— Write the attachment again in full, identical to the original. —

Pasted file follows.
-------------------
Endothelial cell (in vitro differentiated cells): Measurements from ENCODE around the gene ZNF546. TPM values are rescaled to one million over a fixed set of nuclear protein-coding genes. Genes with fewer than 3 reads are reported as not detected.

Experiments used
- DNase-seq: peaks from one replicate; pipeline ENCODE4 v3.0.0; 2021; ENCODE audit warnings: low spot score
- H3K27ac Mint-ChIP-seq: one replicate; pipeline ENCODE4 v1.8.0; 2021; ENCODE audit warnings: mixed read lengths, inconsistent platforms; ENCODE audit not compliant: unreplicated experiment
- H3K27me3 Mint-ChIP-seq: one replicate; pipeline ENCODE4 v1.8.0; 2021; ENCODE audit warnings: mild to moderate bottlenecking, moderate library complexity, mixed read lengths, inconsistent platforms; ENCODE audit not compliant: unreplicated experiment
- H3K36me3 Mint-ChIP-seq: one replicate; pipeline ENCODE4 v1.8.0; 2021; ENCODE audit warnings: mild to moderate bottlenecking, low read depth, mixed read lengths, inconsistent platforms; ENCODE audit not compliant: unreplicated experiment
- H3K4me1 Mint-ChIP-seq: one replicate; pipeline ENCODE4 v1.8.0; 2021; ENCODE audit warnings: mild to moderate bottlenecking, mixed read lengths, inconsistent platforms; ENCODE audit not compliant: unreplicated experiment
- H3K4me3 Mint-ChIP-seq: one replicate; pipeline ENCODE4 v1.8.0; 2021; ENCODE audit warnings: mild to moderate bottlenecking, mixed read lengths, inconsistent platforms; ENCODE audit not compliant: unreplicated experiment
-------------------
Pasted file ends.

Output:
Endothelial cell (in vitro differentiated cells): Measurements from ENCODE around the gene ZNF546. TPM values are rescaled to one million over a fixed set of nuclear protein-coding genes. Genes with fewer than 3 reads are reported as not detected.

Experiments used
- DNase-seq: peaks from one replicate; pipeline ENCODE4 v3.0.0; 2021; ENCODE audit warnings: low spot score
- H3K27ac Mint-ChIP-seq: one replicate; pipeline ENCODE4 v1.8.0; 2021; ENCODE audit warnings: mixed read lengths, inconsistent platforms; ENCODE audit not compliant: unreplicated experiment
- H3K27me3 Mint-ChIP-seq: one replicate; pipeline ENCODE4 v1.8.0; 2021; ENCODE audit warnings: mild to moderate bottlenecking, moderate library complexity, mixed read lengths, inconsistent platforms; ENCODE audit not compliant: unreplicated experiment
- H3K36me3 Mint-ChIP-seq: one replicate; pipeline ENCODE4 v1.8.0; 2021; ENCODE audit warnings: mild to moderate bottlenecking, low read depth, mixed read lengths, inconsistent platforms; ENCODE audit not compliant: unreplicated experiment
- H3K4me1 Mint-ChIP-seq: one replicate; pipeline ENCODE4 v1.8.0; 2021; ENCODE audit warnings: mild to moderate bottlenecking, mixed read lengths, inconsistent platforms; ENCODE audit not compliant: unreplicated experiment
- H3K4me3 Mint-ChIP-seq: one replicate; pipeline ENCODE4 v1.8.0; 2021; ENCODE audit warnings: mild to moderate bottlenecking, mixed read lengths, inconsistent platforms; ENCODE audit not compliant: unreplicated experiment